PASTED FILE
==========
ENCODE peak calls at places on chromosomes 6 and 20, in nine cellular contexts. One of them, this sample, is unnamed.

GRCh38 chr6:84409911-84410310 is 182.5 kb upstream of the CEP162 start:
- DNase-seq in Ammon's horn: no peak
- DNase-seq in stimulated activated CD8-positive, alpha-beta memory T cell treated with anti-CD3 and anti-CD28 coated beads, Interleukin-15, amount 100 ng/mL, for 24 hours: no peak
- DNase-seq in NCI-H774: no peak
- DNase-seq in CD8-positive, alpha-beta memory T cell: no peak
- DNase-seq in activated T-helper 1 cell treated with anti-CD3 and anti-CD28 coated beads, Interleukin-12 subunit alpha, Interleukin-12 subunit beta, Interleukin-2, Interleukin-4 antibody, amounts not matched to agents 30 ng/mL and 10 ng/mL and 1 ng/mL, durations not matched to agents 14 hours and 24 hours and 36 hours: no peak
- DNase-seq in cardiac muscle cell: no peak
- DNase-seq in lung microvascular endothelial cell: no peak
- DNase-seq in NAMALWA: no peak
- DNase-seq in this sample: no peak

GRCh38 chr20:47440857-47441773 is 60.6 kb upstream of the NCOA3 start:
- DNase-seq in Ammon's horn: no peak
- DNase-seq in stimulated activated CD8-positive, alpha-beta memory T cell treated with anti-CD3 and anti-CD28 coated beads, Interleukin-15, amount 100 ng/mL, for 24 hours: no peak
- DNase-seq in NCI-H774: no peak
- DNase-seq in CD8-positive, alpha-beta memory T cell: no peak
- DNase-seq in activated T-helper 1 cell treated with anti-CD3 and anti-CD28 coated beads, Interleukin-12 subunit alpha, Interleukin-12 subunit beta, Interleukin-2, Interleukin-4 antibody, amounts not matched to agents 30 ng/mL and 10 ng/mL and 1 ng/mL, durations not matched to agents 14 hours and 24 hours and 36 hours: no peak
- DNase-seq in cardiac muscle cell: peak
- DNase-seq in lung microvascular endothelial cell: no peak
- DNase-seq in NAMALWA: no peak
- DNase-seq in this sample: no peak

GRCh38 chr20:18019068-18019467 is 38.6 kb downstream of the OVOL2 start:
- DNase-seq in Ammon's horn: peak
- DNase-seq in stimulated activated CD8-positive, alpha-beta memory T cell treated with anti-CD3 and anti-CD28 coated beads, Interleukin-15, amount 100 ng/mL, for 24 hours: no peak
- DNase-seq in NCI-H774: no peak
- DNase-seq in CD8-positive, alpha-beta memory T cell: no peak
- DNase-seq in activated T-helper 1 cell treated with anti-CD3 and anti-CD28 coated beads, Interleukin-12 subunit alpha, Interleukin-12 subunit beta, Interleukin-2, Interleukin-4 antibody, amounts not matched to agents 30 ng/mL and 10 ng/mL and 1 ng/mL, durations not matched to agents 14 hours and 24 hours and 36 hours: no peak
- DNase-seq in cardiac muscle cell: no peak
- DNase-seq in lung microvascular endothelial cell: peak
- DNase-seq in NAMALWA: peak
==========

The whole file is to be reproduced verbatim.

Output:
ENCODE peak calls at places on chromosomes 6 and 20, in nine cellular contexts. One of them, this sample, is unnamed.

GRCh38 chr6:84409911-84410310 is 182.5 kb upstream of the CEP162 start:
- DNase-seq in Ammon's horn: no peak
- DNase-seq in stimulated activated CD8-positive, alpha-beta memory T cell treated with anti-CD3 and anti-CD28 coated beads, Interleukin-15, amount 100 ng/mL, for 24 hours: no peak
- DNase-seq in NCI-H774: no peak
- DNase-seq in CD8-positive, alpha-beta memory T cell: no peak
- DNase-seq in activated T-helper 1 cell treated with anti-CD3 and anti-CD28 coated beads, Interleukin-12 subunit alpha, Interleukin-12 subunit beta, Interleukin-2, Interleukin-4 antibody, amounts not matched to agents 30 ng/mL and 10 ng/mL and 1 ng/mL, durations not matched to agents 14 hours and 24 hours and 36 hours: no peak
- DNase-seq in cardiac muscle cell: no peak
- DNase-seq in lung microvascular endothelial cell: no peak
- DNase-seq in NAMALWA: no peak
- DNase-seq in this sample: no peak

GRCh38 chr20:47440857-47441773 is 60.6 kb upstream of the NCOA3 start:
- DNase-seq in Ammon's horn: no peak
- DNase-seq in stimulated activated CD8-positive, alpha-beta memory T cell treated with anti-CD3 and anti-CD28 coated beads, Interleukin-15, amount 100 ng/mL, for 24 hours: no peak
- DNase-seq in NCI-H774: no peak
- DNase-seq in CD8-positive, alpha-beta memory T cell: no peak
- DNase-seq in activated T-helper 1 cell treated with anti-CD3 and anti-CD28 coated beads, Interleukin-12 subunit alpha, Interleukin-12 subunit beta, Interleukin-2, Interleukin-4 antibody, amounts not matched to agents 30 ng/mL and 10 ng/mL and 1 ng/mL, durations not matched to agents 14 hours and 24 hours and 36 hours: no peak
- DNase-seq in cardiac muscle cell: peak
- DNase-seq in lung microvascular endothelial cell: no peak
- DNase-seq in NAMALWA: no peak
- DNase-seq in this sample: no peak

GRCh38 chr20:18019068-18019467 is 38.6 kb downstream of the OVOL2 start:
- DNase-seq in Ammon's horn: peak
- DNase-seq in stimulated activated CD8-positive, alpha-beta memory T cell treated with anti-CD3 and anti-CD28 coated beads, Interleukin-15, amount 100 ng/mL, for 24 hours: no peak
- DNase-seq in NCI-H774: no peak
- DNase-seq in CD8-positive, alpha-beta memory T cell: no peak
- DNase-seq in activated T-helper 1 cell treated with anti-CD3 and anti-CD28 coated beads, Interleukin-12 subunit alpha, Interleukin-12 subunit beta, Interleukin-2, Interleukin-4 antibody, amounts not matched to agents 30 ng/mL and 10 ng/mL and 1 ng/mL, durations not matched to agents 14 hours and 24 hours and 36 hours: no peak
- DNase-seq in cardiac muscle cell: no peak
- DNase-seq in lung microvascular endothelial cell: peak
- DNase-seq in NAMALWA: peak